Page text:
Conclusion and Recommendations (My View)
Doubtless, the image of African-American women has changed in the past few decades. In the past, the media portrayed this demographic as sexual objects of their masters (usually during the slavery period). The media also portrayed them as “mammies” who dedicated most of their lives to taking care of the well-being of their masters’ families, as opposed to their own. Over the decades, this image has changed by “desexualizing” women.
However, the new image still puts African women in a “mental cage” of racial prejudices and stereotypes. Although some people may view this change as progressive, it is important to understand how it reinforces negative racial stereotypes of African-American women and promotes discrimination in the same regard. If left unchecked, these negative representations may further erode the values and identities of African-American women in the society, thereby creating a bigger identity crisis for the women.
Therefore, it is wrong to allow the negative portrayal of African-American women to continue (merely) because it is an improvement of historical media depictions of the demographic. Overall, although it is crucial to allow authentic representations of gender, the media should exclude racial prejudices in their representations of African-American women.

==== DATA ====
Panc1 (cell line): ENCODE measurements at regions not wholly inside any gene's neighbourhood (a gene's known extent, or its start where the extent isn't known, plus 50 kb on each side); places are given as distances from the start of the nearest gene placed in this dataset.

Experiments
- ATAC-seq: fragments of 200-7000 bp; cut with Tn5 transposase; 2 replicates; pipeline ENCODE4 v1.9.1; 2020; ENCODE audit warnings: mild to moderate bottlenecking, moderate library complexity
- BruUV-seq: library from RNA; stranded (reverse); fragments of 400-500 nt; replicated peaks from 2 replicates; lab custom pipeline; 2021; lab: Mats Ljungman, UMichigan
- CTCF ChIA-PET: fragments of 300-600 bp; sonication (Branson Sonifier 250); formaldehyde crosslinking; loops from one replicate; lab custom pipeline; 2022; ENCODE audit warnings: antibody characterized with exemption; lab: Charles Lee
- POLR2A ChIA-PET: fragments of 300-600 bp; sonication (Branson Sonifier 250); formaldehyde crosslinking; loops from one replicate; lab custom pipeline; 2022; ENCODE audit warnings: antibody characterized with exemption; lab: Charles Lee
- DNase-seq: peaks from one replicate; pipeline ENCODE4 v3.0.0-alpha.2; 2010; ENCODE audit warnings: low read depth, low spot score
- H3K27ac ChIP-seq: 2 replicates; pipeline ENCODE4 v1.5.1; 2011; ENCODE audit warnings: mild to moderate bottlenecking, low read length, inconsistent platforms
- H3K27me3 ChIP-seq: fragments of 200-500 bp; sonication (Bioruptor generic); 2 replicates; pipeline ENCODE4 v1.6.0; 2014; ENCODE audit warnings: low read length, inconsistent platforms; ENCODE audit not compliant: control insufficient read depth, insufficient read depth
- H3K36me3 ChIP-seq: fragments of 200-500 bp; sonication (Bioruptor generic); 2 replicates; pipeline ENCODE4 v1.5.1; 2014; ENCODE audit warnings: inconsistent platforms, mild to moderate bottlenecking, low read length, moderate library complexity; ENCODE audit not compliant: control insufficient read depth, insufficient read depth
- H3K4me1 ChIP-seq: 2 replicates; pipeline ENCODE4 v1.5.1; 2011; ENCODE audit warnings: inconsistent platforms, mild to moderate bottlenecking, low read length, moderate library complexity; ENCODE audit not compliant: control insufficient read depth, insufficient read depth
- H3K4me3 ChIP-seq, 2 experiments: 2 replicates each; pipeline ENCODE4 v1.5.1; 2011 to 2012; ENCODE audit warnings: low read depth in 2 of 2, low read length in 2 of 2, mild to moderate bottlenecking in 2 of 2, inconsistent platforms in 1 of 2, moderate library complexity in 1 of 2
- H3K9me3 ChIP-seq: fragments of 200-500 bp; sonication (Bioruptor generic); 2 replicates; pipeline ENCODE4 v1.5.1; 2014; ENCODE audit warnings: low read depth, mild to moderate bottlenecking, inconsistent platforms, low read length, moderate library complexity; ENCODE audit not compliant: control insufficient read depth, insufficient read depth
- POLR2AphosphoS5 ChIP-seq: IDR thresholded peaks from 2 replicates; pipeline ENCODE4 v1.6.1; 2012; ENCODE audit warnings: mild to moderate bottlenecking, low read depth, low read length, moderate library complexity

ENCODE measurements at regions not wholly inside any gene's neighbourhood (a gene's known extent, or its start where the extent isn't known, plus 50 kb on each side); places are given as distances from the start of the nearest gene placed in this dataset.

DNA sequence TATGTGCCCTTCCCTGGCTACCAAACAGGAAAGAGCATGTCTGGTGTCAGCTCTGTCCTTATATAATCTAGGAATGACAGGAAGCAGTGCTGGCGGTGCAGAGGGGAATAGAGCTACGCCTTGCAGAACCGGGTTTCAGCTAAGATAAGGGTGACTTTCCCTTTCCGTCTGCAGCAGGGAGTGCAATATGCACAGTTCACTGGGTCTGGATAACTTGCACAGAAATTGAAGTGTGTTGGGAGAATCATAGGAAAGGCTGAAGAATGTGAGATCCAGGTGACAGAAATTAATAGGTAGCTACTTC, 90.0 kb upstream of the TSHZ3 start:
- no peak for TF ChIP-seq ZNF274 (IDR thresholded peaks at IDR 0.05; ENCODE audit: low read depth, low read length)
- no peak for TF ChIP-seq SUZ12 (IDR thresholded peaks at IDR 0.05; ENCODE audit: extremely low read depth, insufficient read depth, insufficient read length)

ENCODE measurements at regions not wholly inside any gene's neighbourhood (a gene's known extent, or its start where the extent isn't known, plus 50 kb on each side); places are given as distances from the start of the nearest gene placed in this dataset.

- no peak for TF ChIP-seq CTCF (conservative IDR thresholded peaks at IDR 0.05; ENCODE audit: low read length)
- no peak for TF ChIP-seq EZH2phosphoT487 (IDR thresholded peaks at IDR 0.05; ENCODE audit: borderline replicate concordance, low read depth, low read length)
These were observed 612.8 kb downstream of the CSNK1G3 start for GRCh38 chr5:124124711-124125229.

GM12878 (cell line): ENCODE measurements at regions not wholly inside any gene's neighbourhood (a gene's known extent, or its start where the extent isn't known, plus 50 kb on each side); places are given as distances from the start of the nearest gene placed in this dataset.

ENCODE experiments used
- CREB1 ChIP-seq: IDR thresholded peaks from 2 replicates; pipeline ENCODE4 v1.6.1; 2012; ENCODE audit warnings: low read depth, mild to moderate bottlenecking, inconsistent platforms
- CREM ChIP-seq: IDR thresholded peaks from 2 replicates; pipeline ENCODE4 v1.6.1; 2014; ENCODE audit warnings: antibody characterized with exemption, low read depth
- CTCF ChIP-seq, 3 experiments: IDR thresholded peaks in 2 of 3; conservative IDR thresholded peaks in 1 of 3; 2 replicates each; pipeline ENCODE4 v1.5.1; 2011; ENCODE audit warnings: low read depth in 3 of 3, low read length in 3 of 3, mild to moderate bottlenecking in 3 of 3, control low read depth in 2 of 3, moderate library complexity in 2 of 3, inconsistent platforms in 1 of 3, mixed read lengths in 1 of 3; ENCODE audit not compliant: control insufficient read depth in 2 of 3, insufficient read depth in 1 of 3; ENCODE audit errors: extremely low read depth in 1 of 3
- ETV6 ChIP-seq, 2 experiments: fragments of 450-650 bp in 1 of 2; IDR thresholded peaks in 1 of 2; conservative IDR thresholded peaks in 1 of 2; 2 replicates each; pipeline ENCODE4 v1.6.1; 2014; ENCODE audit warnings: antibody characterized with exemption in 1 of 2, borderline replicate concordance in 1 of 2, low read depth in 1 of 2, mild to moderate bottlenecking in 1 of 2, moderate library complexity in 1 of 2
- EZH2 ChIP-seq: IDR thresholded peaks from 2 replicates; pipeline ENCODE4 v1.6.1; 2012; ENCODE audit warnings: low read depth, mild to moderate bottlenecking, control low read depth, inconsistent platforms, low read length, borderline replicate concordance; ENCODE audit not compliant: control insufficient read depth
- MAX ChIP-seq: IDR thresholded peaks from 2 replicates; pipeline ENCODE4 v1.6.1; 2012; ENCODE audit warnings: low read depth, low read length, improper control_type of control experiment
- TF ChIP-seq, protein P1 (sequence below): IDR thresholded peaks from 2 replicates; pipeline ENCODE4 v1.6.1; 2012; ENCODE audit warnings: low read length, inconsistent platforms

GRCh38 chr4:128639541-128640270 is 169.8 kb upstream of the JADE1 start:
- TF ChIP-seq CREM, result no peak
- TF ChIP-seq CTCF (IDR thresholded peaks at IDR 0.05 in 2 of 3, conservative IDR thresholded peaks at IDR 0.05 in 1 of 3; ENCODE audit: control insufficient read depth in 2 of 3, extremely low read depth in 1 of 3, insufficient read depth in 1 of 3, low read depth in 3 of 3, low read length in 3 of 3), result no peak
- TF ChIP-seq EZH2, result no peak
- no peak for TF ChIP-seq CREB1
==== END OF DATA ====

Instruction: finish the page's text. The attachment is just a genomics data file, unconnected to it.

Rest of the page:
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Francois, Tiffany. How the Portrayal of Black Women has shifted from Slavery times to Blaxploitation films in American Society. June. 2013. PDF File. November. 2014. <http://www.highpoint.edu/communication/files/2264_francois1.pdf>.
Gedeon, Kimberly. Where Are The Authentic Black Beauties? African-American Women Yearn For Better Media Representation. March. 2013. Web. 28 November. 2014. <http://madamenoire.com/406087/authentic-black-beauties-african-american-women-yearn-better-representation-media/>.
Harris-Perry, Melissa. Where are the positive representations of black women in media? February. 2013. Web. 28 November. 2014. <http://www.msnbc.com/melissa-harris-perry/complexity-black-womens-lives-lacking>.
Meyers, Marian. African American Women in the News: Gender, Race, and Class in Journalism, London, UK: Routledge, 2013. Print.